The study went on for 40 years, from 1932 to 1972, and the families devastated by the disease did not receive a formal apology until the Bill Clinton Administration. Additionally, the story of Henrietta Lacks reinforces Black America’s mistrust of the medical community. Henrietta’s ovarian cancer was misdiagnosed and mistreated. She became a genetic guinea pig and almost every biological sciences researcher actually uses what are known as HeLa (Henrietta Lacks) cells to understand developments in their field. Those two cases are high-profile examples of things that have occurred to Black people in their relationship with the medical community. However, the mistrust also stems from personal encounters with the medical community.

The research suggests that physicians do not believe Black people experience pain to the same degree Whites do. Our medical concerns are regularly discounted and brushed aside. Health care workers are rude and dismissive of Black health concerns. We are treated (even by the previous Surgeon General) as if our health concerns are all a result of poor lifestyle choices. We have always understood that the medical community regards Black life as cheap. This is why we have to take to the street and yell, “Black Lives Matter!”

These series of bad experiences notwithstanding, Black people, we have to get this vaccine. We are dying at a greater rate than Whites from this disease. We are working jobs that place us at greater risk of contracting the disease. We are front line workers in hospitals, nursing homes, grocery stores, public transit, pharmacy clerks and other service industry jobs. We are more likely to live in multigenerational families and we are more likely to live in densely packed, multi-family residences. In other words, we are “ground zero” for contracting Coronavirus.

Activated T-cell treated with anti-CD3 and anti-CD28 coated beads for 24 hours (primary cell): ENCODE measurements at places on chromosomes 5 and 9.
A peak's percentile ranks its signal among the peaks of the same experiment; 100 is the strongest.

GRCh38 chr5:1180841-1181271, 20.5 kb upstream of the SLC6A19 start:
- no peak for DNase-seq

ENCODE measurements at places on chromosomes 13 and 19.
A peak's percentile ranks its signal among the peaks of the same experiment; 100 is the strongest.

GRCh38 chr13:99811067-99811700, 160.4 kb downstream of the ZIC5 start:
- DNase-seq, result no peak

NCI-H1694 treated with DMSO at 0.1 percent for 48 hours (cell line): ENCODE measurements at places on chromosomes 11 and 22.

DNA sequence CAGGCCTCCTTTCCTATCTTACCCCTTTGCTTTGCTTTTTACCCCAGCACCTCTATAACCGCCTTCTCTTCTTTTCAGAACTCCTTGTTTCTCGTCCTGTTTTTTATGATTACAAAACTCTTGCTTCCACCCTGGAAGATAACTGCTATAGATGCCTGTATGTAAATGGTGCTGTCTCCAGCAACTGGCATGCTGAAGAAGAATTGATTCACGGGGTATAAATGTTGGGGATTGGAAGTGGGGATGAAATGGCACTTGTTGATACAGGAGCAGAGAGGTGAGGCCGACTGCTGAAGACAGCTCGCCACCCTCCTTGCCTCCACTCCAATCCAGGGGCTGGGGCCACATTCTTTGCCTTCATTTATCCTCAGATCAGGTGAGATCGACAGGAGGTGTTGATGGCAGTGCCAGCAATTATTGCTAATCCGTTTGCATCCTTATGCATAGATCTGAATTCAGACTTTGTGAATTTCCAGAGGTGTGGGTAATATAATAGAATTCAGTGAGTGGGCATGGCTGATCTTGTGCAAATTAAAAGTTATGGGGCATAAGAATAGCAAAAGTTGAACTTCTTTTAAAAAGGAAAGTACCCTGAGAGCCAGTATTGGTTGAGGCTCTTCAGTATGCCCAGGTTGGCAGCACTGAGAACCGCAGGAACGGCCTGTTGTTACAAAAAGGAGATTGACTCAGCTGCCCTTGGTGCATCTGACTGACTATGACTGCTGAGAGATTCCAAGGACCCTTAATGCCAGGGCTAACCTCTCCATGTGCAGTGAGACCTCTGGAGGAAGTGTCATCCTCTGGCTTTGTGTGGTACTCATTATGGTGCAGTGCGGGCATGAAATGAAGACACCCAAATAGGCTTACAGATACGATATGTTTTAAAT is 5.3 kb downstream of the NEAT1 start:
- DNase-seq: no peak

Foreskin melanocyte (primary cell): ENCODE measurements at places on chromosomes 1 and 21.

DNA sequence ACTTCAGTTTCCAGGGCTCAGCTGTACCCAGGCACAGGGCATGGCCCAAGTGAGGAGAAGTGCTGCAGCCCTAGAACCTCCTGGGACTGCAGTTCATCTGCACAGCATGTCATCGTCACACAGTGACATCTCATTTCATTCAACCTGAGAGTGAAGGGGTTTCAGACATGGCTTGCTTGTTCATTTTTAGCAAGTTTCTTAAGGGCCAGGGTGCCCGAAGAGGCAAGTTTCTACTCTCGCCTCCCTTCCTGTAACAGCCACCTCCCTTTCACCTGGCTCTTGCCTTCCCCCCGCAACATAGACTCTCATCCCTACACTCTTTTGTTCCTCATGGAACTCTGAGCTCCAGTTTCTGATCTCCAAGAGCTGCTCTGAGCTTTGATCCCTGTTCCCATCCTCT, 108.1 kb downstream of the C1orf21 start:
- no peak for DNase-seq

Folks, I know we are suspicious of anything the US government sponsors, but this time we have to be willing to give this a chance. I am reminded of 2Kings 7:4 which tells the story of four men with leprosy who sat outside the city gates. In their dilemma, they said, “We will starve if we stay here, but with the famine in the city, we will starve if we go back there. So we might as well go out and surrender to the Aramean army. If they let us live, so much the better. But if they kill us, we would have died anyway.” The Bible scholars among the readers know they did not have to surrender because God caused confusion among the Aramean army and they fled. The lepers came into an empty camp filled with food, supplies, and treasures which they took to the city and shared with the people.

If you are afraid the vaccine will harm you, I can assure you catching the virus will harm you AND you may spread it in ways that harm a family member, friend, and/or neighbor. Getting the vaccine may cause an adverse effect, but the probability of that happening is quite low. All I can say is we have to protect ourselves and our community and as my fam from West Philly says before I hang up from our phone calls, “Don’t let da ‘rona get on ya!”

Get your vaccine, fam!